Monday, July 29, 2013

The Basis for the Pro-Life View: Science or Religion?

"Surely," I argued, "The Holocaust was truly evil."

We were seated in a train, watching the sun rise as the gritty precincts of Los Angeles glided past the window. My conversation partner was an atheist around my own age. He had noticed my Bible and, in the ensuing discussion, had professed a belief in moral relativism. I assumed he did not understand the implications of his philosophy.

I was wrong.

"You have to see it from the German point of view," the young man explained. "The Germans thought the Jews were a real threat. They told them to leave, and the Jews insisted on staying."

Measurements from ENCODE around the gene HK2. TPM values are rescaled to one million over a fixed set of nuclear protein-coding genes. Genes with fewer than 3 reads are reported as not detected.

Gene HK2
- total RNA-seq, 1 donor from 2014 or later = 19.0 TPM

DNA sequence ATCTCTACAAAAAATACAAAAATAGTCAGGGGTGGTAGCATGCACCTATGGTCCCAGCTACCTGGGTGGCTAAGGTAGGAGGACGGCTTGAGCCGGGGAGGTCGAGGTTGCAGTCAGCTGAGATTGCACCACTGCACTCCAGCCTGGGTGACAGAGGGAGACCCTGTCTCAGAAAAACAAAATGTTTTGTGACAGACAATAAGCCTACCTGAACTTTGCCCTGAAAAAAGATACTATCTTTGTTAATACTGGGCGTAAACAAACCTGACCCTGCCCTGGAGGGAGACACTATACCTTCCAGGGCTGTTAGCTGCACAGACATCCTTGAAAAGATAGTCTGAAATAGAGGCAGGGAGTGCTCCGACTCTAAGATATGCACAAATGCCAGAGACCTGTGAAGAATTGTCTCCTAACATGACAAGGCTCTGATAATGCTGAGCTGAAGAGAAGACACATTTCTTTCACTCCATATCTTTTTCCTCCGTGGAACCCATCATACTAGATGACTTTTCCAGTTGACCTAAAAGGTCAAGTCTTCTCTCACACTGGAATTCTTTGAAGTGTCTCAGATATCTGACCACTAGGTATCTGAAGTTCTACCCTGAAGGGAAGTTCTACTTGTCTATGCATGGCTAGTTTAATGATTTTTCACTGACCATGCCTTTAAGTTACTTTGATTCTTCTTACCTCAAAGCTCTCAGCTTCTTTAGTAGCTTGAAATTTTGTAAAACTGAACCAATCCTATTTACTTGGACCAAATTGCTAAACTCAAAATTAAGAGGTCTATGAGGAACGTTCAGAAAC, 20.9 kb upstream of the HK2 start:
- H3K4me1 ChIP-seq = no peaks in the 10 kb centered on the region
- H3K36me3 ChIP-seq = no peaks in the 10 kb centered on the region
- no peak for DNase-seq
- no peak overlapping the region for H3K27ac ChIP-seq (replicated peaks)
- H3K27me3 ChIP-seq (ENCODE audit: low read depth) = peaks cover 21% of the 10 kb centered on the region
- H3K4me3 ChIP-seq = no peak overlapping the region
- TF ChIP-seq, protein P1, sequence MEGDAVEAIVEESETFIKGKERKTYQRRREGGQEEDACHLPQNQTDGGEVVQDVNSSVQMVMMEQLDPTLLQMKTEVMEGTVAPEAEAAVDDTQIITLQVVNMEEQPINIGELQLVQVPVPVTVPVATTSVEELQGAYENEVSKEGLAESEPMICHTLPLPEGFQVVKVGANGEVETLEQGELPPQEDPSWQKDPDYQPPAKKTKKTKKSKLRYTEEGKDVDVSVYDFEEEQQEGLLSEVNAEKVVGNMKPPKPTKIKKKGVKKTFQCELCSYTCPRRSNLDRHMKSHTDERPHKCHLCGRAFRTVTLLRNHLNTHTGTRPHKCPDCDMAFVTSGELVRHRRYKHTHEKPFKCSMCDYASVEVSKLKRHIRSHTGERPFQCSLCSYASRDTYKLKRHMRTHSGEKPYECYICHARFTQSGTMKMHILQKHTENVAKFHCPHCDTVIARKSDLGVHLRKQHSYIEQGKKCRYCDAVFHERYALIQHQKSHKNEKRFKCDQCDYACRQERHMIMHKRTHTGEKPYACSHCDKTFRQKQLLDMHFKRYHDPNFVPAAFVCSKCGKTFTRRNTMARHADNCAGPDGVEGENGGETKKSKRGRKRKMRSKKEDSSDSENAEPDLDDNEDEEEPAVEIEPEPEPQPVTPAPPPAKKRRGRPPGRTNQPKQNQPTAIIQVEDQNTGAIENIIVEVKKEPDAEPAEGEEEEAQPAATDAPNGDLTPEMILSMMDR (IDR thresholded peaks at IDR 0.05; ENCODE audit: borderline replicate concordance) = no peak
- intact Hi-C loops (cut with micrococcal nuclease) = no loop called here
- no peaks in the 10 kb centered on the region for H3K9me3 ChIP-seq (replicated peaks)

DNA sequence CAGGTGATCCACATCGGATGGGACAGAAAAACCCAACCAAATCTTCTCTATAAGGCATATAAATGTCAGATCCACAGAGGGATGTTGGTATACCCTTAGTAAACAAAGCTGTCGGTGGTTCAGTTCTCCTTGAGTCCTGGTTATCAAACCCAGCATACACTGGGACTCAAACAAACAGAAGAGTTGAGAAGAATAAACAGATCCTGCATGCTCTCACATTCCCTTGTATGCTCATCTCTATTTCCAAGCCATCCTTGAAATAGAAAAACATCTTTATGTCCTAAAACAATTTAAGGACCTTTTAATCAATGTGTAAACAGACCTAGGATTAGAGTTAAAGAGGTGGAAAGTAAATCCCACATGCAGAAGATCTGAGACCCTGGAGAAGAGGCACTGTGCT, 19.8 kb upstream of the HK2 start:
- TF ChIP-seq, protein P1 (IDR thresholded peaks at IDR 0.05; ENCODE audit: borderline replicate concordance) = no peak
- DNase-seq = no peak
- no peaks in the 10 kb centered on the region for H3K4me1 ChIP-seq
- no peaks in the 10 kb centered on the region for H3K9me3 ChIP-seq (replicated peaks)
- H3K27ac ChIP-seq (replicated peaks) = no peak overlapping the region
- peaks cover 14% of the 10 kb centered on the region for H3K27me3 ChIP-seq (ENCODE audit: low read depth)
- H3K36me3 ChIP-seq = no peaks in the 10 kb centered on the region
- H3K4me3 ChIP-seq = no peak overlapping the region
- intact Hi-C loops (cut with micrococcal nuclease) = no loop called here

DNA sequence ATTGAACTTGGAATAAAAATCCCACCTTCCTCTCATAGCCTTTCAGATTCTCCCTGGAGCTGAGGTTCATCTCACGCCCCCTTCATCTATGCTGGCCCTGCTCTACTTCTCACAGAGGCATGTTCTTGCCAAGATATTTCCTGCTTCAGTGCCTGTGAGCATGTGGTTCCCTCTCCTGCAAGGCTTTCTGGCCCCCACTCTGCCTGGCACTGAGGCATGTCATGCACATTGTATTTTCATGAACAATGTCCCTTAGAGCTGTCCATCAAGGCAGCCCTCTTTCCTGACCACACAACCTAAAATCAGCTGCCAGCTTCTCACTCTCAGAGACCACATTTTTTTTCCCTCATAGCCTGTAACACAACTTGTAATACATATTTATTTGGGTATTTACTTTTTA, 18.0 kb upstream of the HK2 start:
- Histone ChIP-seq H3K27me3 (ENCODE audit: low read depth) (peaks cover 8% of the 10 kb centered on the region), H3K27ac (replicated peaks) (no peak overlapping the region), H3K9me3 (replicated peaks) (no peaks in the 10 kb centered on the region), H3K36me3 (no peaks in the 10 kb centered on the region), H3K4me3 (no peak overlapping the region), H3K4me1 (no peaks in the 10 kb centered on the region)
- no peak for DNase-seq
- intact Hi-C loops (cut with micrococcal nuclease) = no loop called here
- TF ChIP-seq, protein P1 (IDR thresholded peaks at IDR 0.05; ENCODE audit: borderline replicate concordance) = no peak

At one time I might have dismissed my fellow traveler as an anomaly. I am afraid, however, that he is actually quite normal.

A few months before the train ride, I had a similar experience at my church. I was teaching a class of junior high students, most of whom had grown up in the church. During the lesson, I showed the following clip from The Hiding Place:

After the clip was finished, I asked the class to help me compile a list of all of the truths which we could perceive about the event depicted in the film. We quickly assembled a list on the whiteboard describing what we had seen and heard. The list included statements such as "the boys smashed the merchandise" and "the owner was forced to watch."